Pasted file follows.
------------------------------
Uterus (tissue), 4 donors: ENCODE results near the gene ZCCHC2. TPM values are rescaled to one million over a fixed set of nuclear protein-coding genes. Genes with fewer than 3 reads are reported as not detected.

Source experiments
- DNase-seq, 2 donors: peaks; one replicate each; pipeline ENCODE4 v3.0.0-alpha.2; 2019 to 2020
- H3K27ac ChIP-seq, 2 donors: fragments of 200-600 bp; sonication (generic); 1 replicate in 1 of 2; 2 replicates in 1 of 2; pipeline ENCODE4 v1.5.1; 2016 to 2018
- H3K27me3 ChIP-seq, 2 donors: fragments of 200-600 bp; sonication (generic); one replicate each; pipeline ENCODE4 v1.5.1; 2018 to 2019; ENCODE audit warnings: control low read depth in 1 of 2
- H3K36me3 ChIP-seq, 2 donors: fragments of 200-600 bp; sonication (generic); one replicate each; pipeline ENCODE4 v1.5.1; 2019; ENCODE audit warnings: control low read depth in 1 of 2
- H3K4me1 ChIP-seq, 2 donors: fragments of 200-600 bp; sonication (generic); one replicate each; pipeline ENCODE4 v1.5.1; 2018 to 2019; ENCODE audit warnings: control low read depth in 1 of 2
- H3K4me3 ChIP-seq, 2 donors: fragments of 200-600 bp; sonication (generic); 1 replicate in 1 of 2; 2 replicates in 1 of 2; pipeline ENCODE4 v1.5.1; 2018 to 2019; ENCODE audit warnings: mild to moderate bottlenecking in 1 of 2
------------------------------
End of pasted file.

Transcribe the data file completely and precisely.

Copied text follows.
Uterus (tissue), 4 donors: ENCODE results near the gene ZCCHC2. TPM values are rescaled to one million over a fixed set of nuclear protein-coding genes. Genes with fewer than 3 reads are reported as not detected.

Source experiments
- DNase-seq, 2 donors: peaks; one replicate each; pipeline ENCODE4 v3.0.0-alpha.2; 2019 to 2020
- H3K27ac ChIP-seq, 2 donors: fragments of 200-600 bp; sonication (generic); 1 replicate in 1 of 2; 2 replicates in 1 of 2; pipeline ENCODE4 v1.5.1; 2016 to 2018
- H3K27me3 ChIP-seq, 2 donors: fragments of 200-600 bp; sonication (generic); one replicate each; pipeline ENCODE4 v1.5.1; 2018 to 2019; ENCODE audit warnings: control low read depth in 1 of 2
- H3K36me3 ChIP-seq, 2 donors: fragments of 200-600 bp; sonication (generic); one replicate each; pipeline ENCODE4 v1.5.1; 2019; ENCODE audit warnings: control low read depth in 1 of 2
- H3K4me1 ChIP-seq, 2 donors: fragments of 200-600 bp; sonication (generic); one replicate each; pipeline ENCODE4 v1.5.1; 2018 to 2019; ENCODE audit warnings: control low read depth in 1 of 2
- H3K4me3 ChIP-seq, 2 donors: fragments of 200-600 bp; sonication (generic); 1 replicate in 1 of 2; 2 replicates in 1 of 2; pipeline ENCODE4 v1.5.1; 2018 to 2019; ENCODE audit warnings: mild to moderate bottlenecking in 1 of 2